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Why benefit sanctions could end up costing the taxpayer more

Sanctions push people into insecure, badly-paid jobs that leave them back on welfare soon afterwards.

People enter the Jobcentre Plus office on January 18, 2012 in Bath. Photograph: Getty Images.

The welfare system is now tougher than ever. Figures out today show there were half a million sanctions against Jobseeker’s Allowance (JSA) claimants between 22 October 2012 and June 2013.

Sanctions and conditions in the benefits system that are clearly communicated and fairly applied make an important contribution to a well-functioning welfare-to-work system. But they must go hand in hand with measures to support people into good, sustainable jobs. Together these actions can promote behaviour that is in the interests of claimants and taxpayers.

But JRF’s systematic review of the international evidence on the impact of sanctions shows that in practice they often create perverse effects. These can cause severe hardship and create higher costs in the long-term. Evidence from the US shows that sanctions can be an effective tool for getting people off benefits, but this is partly because people drop out of the system altogether. This may reduce the welfare bill in the short-term but can cause destitution and cost the public dear in other ways.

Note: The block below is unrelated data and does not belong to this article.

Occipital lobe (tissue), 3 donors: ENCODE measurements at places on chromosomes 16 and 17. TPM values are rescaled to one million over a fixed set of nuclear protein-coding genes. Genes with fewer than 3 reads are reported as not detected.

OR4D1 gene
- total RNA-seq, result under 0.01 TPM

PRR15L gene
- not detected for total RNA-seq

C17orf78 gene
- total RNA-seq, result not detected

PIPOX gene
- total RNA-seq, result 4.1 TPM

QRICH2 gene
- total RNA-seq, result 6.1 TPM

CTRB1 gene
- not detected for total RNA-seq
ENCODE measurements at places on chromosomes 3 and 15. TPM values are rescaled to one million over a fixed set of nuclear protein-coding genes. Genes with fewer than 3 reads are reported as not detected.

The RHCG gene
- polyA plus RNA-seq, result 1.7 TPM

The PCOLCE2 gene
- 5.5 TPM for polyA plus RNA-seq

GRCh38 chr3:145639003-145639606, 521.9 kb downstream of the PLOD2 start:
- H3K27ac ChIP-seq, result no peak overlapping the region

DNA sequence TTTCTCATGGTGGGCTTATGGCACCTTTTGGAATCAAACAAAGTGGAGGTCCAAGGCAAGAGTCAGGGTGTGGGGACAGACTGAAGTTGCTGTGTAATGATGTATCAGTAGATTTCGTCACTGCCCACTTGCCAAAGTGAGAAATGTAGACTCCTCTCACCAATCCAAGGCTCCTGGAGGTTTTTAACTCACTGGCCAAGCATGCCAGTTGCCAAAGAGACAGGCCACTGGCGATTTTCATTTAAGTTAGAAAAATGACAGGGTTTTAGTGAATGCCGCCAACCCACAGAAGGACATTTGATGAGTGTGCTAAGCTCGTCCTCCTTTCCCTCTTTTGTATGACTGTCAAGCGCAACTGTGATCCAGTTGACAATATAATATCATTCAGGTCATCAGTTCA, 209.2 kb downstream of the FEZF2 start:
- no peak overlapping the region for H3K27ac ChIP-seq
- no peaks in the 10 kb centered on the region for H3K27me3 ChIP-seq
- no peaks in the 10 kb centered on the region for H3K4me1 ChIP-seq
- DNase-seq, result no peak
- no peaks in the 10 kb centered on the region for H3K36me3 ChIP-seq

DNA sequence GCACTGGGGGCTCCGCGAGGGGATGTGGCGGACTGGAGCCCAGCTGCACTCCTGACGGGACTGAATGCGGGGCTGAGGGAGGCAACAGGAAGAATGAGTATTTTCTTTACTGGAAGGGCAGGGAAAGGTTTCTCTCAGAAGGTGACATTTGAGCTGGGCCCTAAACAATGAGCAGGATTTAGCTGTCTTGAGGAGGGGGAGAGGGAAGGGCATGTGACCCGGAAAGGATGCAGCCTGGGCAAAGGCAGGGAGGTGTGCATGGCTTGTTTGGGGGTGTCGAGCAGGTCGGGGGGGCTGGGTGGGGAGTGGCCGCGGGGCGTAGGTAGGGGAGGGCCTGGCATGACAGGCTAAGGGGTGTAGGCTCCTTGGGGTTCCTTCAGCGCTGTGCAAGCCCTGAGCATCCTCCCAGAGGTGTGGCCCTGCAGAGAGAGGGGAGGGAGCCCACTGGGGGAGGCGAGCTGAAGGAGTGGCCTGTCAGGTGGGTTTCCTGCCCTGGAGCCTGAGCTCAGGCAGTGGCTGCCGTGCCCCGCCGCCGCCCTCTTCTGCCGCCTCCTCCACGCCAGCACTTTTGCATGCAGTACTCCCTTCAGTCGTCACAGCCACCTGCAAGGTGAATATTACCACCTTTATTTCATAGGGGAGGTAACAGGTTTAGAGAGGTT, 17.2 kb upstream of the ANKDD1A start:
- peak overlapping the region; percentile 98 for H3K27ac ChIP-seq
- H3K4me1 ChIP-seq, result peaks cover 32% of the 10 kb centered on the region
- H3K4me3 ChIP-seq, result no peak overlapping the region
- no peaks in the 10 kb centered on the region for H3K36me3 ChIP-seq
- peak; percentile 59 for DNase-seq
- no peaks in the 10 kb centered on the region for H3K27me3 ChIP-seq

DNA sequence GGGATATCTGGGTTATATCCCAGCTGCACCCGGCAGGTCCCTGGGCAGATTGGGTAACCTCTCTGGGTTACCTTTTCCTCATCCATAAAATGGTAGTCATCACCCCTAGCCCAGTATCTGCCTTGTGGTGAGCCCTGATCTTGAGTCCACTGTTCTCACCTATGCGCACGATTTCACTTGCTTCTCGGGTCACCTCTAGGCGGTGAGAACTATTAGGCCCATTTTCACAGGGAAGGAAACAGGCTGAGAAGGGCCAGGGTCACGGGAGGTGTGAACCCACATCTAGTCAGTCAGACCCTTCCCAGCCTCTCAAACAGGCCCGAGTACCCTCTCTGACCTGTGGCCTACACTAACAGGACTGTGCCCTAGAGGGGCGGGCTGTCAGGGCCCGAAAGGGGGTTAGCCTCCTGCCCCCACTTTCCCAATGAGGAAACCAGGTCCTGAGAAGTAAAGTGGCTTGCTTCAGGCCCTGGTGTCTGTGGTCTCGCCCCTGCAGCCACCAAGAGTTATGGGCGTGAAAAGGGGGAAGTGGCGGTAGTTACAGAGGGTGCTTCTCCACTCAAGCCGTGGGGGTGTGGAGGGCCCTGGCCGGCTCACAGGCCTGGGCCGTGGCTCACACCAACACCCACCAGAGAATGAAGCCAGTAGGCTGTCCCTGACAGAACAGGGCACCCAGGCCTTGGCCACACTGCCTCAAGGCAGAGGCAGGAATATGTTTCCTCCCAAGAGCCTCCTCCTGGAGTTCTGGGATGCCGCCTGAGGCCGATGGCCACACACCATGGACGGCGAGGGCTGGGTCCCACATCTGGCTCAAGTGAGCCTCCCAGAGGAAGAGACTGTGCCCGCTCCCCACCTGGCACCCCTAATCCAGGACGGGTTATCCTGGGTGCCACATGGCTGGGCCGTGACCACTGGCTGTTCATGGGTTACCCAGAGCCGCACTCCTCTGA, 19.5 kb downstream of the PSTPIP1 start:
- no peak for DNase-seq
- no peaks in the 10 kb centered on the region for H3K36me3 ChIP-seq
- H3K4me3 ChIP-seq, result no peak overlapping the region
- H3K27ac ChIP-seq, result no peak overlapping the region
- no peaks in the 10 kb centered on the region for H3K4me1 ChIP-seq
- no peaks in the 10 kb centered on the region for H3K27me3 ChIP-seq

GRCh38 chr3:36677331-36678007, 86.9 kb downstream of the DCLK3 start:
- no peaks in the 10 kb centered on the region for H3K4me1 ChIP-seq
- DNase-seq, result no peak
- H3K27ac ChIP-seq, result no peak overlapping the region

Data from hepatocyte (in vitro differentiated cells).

Evidence from Europe shows the use of sanctions can increase people moving into work, but it tends to be lower-paid, insecure work, which sees people quickly back on benefits again. This is because the threat or use of sanctions makes people take poorer jobs than if they had been allowed to wait for better opportunities. JRF is conducting a review of the impact of welfare sanctions, which will cast more light on this in the future.

New targets for jobcentres encourage them to focus on keeping people in work and helping them progress to better-paid jobs and move off in-work benefits; this is exactly what all the evidence says they should be doing. But it seems sanctions are not being used to support this. Rather, they undermine it by pushing more people into insecure, badly-paid, dead-end jobs. 

The welfare system as a whole needs to be refocused to concentrate on getting people into work that they can sustain and that will allow them to increase their hours and pay to a point where they no longer need the state to top up their earnings. At the moment, bits of it have been reformed to achieve this, while other bits still have the old approach of 'get a job, any job!' Let’s get the whole system pulling in the same direction.

Helen Barnard is Poverty Research Manager at the Joseph Rowntree Foundation